- use less
- replace only a portion of the sugar with maple syrup to avoid adding too much liquid to the recipe and throwing off the texture
If you want to try this recipe with honey, be careful: honey will lead to a darker quick bread and more browning in the oven. You should also only replace a portion of the sugar with honey to avoid throwing off the recipe. You may have to do a few trials to get it right.
Pumpkin: canned versus homemade
You can use canned pumpkin for this recipe. It’s easy and convenient, it’s pretty consistent, and it works well! Still, if you want to venture into making homemade pumpkin purée, that works too, but you will have to make one of two adjustments to bake with homemade pumpkin purée:
- strain out the excess moisture. Regardless of whether you boiled the flesh of the fruit or you roasted the fruit to make your purée, you will notice some pumpkins are quite watery and yield a very fluid pumpkin purée. That excess water will throw off the recipe ratio, leading to a wet cake batter that won’t bake properly. Make sure to strain the purée through a few layers of cheesecloth to remove that excess water and ensure your loaf cake bakes properly.
- cook it down to boil off the water and concentrate the flavour. This is a very interesting option to concentrate the flavour of homemade pumpkin purée, which tends to be quite mild in flavour. Pour the pumpkin purée into a a saucepan and heat it up to thicken it. This is the same principle for making pumpkin butter and apple butter. The goal is to make a more concentrated mash or purée that you can bake with, without compromising texture.
Don’t forget to save the seeds if you make your own pumpkin purée to bake with so that you can snack on toasted pumpkin seeds later. As for the canned pumpkin, my brands of choice are E.D. Smith in Canada and Libby’s in the US. Both of these work well in this recipe and the canned pumpkin isn’t watery or wet, which is perfect for making this recipe.
If you open a can of your favourite canned pumpkin and find it’s very wet, try straining it before proceeding, or cook it down as mentioned above. Otherwise, you may end up with textural defects in the final cake. Regardless of the brand you choose, make sure to use pure pumpkin and not pumpkin pie mix, which contains other ingredients and already has spices in it.
Initially, I did a few tests with fresh and frozen cranberries, but the final loaf cake presented gummy areas around the berries, probably from the fruit juice that is released as the batter heats up. I finally switched to dried cranberries in this recipe and the results are fantastic. As you’ll see from the ingredient photo, the dried cranberries I used looked quite dry, but once the pumpkin bread is baked and cooled, you’ll see when you slice into it that the cranberries are plump and juicy. For this reason, in this recipe, I only recommend using dried cranberries. Generally, dried cranberries are sweetened, but if that’s not the case, they will still work here.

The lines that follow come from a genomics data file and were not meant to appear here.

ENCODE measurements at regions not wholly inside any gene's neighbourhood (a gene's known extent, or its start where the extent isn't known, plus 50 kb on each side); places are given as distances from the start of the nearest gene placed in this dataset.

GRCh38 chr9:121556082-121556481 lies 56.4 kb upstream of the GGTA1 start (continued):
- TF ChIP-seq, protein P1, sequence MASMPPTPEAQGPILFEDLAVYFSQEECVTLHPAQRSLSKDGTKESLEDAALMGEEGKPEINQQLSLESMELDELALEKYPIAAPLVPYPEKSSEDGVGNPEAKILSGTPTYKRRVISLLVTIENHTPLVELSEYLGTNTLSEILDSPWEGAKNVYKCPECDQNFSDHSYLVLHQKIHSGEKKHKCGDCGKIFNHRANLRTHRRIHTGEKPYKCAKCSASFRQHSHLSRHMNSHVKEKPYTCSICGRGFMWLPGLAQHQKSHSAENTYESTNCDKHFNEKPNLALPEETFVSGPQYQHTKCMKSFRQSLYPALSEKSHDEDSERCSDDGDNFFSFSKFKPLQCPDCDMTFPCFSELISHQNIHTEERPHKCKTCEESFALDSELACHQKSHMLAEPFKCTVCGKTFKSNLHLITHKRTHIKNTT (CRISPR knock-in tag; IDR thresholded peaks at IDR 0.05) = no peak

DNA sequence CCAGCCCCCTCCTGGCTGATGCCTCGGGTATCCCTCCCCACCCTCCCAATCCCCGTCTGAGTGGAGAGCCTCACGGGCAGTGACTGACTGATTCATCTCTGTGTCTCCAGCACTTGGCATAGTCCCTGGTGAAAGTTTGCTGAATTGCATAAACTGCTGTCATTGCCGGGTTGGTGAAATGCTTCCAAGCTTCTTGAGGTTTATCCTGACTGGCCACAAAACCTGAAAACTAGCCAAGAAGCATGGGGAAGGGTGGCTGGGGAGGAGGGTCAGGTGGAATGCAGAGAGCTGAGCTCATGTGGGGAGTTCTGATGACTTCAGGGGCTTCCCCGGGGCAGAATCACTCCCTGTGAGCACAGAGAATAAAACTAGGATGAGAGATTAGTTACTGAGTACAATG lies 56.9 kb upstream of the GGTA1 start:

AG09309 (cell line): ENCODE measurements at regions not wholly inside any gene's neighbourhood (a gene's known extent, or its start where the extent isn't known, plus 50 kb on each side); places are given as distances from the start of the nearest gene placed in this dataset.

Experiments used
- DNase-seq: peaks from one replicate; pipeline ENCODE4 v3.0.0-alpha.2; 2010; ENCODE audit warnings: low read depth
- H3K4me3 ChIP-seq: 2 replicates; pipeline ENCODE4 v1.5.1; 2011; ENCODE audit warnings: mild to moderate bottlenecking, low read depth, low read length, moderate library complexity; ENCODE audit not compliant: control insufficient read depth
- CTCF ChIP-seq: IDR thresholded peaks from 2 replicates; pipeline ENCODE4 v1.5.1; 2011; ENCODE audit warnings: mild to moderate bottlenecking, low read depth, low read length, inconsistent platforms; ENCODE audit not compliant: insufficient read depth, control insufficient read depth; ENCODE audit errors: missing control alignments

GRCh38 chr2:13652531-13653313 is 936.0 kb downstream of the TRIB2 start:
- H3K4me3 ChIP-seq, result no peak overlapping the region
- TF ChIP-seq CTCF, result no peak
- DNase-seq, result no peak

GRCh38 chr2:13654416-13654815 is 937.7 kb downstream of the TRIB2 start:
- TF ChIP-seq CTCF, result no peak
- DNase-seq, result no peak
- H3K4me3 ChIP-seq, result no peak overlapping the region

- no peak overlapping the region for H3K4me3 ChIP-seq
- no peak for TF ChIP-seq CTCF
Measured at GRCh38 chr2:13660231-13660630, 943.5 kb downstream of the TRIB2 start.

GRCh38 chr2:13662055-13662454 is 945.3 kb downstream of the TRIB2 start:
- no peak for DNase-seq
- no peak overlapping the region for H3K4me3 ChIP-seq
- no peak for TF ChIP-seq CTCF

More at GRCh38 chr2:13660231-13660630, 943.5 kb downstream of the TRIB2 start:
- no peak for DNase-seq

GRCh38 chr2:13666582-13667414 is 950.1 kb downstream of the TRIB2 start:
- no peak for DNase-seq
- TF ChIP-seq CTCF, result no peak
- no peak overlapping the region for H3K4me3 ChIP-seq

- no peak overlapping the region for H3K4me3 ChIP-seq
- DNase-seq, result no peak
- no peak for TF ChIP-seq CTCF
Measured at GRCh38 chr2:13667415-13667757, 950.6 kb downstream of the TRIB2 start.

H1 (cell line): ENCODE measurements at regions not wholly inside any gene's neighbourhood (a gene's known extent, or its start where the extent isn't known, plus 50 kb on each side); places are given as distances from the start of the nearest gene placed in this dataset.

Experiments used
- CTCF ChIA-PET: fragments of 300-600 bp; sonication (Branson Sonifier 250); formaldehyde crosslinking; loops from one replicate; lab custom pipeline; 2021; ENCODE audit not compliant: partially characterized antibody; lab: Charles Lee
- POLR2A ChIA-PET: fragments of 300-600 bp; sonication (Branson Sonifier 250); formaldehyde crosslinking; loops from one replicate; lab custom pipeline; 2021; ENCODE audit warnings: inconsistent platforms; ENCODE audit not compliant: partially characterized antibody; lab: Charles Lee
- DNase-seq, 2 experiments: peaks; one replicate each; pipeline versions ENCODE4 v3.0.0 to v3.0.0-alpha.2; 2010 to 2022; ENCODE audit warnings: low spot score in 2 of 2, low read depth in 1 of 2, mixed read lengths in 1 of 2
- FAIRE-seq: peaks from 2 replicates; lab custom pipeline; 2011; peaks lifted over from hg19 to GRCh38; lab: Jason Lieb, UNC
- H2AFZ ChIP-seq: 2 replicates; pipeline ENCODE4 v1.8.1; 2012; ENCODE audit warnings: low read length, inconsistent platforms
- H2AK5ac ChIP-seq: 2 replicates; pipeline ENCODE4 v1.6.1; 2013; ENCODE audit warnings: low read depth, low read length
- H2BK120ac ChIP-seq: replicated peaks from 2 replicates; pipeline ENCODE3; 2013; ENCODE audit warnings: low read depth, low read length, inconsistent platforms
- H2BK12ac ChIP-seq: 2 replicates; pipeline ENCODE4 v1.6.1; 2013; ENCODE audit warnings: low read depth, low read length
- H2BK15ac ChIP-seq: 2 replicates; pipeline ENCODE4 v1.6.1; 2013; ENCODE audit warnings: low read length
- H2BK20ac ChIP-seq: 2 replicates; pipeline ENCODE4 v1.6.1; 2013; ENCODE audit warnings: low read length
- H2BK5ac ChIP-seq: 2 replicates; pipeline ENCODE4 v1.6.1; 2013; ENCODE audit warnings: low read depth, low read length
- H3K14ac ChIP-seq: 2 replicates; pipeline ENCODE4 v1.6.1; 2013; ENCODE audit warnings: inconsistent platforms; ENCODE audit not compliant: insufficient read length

Baking soda versus baking powder
My debate of whether to use baking soda or baking powder continues, even to this day. Like with banana bread, most pumpkin breads follow the exact same formula with up to 250 grams (2 cups) of flour and up to 375 mL (1.5 cups) of mashed banana or pumpkin purée, with 2 large eggs, 0.5 cup of fat (up to 3/4 cup), and 200 grams (1 cup) of sugar (which can be granulated or brown sugar, or a combination of both).
The recipes are all very similar for banana bread and pumpkin cakes, but many favour baking soda alone as the only leavening agent for pumpkin loaf cakes. Some recipes use a large excess of the leavener (as much as 10 mL or 2 teaspoons for one loaf cake!), which surprises me considering that an excess of baking soda will have a big impact, not only on the texture and browning of the cake, but also on the flavour of the baked goods, leaving a taste that can seem soapy when eaten.
I thought I could eliminate the baking soda completely and use only baking powder, which is what I have done successfully for pumpkin breads with up to 250 mL of purée/liquid ingredients for every 250 grams (2 cups) of flour. This worked well for basic banana bread with 375 mL (1.5 cups) of mashed banana too. But when you go beyond that a cup of liquid/mashed pumpkin in a pumpkin bread recipe, the baking powder doesn’t seem to provide enough oomph to get the loaf cake to rise tall and stay risen until the cake has baked through and set properly. Inevitably, you end up with a gummy, under-baked layer on the bottom.
For this recipe, I wanted to use 375 mL (1.5 cups) of pumpkin, and the only way that I could get the recipe to work was with a combination of baking soda and baking powder, 5 mL (1 teaspoon) of each. It’s a lot of baking soda, but it seemed necessary, and the results were so good that I didn’t feel the need to test further.